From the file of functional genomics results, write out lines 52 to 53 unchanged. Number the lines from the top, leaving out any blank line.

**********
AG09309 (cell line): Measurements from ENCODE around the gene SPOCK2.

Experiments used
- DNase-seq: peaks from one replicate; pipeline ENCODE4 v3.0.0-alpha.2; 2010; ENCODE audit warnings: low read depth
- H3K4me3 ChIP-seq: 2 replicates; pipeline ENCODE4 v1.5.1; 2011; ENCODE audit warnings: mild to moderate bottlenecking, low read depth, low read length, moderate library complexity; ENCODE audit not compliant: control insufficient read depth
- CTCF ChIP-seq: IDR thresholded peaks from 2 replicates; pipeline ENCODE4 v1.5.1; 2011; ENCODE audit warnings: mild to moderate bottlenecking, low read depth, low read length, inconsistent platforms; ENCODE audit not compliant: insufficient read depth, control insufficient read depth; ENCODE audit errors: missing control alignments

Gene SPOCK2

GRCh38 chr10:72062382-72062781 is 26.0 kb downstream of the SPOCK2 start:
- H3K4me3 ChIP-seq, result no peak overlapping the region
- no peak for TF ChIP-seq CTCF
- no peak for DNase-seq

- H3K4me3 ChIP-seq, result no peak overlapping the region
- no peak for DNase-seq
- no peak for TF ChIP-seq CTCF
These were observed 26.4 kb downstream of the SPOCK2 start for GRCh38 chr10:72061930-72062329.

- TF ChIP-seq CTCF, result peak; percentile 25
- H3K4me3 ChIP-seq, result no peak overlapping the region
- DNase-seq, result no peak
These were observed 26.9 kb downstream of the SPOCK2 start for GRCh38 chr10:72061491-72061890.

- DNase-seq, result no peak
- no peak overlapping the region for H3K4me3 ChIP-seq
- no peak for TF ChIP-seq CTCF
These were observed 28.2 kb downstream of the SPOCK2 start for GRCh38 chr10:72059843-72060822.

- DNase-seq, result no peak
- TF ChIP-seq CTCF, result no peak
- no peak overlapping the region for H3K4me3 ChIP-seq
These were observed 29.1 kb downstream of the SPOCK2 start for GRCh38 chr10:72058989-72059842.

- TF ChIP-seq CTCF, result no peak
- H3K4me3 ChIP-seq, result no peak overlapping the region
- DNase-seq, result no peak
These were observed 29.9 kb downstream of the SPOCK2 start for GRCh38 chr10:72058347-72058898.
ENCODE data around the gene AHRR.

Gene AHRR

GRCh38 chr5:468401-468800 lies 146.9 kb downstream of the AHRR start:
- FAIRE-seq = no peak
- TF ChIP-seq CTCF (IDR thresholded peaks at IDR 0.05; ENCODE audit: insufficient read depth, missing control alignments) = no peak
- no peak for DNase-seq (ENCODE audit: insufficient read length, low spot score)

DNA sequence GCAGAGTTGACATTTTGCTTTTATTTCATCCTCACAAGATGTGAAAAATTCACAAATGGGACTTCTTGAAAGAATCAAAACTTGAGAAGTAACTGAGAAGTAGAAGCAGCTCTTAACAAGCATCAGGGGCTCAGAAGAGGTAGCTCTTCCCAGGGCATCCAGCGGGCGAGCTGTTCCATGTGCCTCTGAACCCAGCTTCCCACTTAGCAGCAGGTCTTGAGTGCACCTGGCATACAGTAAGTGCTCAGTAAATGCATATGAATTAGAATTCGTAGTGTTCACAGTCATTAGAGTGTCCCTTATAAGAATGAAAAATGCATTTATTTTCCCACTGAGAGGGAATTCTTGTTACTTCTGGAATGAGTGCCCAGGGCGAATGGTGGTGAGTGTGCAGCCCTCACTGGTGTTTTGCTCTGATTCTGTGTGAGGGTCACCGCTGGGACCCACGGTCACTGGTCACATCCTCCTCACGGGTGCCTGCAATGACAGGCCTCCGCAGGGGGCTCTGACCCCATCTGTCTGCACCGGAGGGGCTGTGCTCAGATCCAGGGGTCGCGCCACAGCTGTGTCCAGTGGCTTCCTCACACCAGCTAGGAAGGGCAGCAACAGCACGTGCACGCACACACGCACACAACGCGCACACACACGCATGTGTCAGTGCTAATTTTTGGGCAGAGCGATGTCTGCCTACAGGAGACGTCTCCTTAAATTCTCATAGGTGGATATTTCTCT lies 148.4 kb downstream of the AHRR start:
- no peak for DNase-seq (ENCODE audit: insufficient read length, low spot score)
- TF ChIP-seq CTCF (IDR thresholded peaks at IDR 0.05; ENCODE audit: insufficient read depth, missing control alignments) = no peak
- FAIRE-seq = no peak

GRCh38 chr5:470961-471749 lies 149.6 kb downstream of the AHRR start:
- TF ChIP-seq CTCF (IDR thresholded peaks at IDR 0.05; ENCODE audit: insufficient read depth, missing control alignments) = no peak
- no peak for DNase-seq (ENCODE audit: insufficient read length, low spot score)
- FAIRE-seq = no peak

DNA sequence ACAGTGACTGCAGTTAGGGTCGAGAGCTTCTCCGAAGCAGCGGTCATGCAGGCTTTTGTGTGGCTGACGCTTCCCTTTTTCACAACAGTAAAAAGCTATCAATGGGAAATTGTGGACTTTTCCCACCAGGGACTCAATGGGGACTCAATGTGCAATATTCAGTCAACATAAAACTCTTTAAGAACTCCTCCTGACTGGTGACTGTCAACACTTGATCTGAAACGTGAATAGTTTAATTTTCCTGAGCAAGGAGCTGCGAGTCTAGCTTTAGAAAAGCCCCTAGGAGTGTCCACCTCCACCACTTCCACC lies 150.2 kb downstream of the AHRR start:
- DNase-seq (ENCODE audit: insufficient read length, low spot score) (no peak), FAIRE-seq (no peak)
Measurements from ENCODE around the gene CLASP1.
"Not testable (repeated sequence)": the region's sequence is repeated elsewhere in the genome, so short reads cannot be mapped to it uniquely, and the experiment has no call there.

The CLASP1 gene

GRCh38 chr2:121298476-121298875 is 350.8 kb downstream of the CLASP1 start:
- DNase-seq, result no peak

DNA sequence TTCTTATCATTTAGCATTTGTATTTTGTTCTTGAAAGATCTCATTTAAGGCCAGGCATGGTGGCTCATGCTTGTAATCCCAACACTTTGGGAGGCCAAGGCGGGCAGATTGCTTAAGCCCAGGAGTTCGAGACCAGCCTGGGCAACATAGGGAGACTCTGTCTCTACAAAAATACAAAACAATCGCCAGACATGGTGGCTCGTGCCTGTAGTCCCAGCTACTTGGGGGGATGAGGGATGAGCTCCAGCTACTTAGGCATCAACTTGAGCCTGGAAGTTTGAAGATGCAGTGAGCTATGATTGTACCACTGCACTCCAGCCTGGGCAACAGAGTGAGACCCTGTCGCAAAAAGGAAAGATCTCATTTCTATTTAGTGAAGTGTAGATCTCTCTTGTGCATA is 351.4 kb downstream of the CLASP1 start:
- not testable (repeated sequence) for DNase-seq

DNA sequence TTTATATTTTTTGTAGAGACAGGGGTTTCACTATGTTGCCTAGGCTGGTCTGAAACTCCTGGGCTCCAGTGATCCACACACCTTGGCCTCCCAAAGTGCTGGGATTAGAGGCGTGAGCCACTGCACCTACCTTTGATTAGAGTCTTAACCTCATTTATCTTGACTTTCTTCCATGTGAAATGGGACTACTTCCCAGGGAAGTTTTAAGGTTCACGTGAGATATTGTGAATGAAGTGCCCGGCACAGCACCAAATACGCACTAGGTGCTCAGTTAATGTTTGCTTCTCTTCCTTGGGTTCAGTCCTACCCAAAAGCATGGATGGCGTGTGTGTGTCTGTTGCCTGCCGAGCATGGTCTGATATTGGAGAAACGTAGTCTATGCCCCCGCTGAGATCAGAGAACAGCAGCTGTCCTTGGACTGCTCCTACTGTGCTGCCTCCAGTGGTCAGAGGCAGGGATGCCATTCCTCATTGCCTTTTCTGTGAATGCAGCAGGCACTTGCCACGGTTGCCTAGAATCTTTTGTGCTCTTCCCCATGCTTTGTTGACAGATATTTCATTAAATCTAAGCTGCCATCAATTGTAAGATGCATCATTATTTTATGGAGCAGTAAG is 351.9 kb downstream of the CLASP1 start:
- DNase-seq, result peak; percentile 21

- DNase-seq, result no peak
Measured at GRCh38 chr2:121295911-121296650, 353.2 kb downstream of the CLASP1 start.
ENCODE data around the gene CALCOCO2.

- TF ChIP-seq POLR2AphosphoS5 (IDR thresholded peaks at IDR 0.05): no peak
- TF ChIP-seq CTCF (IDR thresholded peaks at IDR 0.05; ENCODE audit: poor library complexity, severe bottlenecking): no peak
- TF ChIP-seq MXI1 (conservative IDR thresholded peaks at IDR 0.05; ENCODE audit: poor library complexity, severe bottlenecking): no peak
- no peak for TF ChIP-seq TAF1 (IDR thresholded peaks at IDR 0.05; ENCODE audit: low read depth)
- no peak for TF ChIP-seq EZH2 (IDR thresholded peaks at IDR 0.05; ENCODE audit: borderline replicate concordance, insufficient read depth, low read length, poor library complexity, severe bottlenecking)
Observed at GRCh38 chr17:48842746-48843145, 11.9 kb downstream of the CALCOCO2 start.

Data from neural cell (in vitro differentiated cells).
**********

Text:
DNA sequence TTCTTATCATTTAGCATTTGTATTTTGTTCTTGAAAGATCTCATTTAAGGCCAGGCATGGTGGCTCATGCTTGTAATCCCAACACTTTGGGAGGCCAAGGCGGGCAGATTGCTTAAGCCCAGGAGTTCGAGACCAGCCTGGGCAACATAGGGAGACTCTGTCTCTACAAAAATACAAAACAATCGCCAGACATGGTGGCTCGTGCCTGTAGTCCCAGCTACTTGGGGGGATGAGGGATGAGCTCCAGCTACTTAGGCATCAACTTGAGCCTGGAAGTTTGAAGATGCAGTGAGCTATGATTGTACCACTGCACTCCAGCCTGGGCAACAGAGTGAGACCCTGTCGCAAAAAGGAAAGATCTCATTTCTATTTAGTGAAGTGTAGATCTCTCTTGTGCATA is 351.4 kb downstream of the CLASP1 start:
- not testable (repeated sequence) for DNase-seq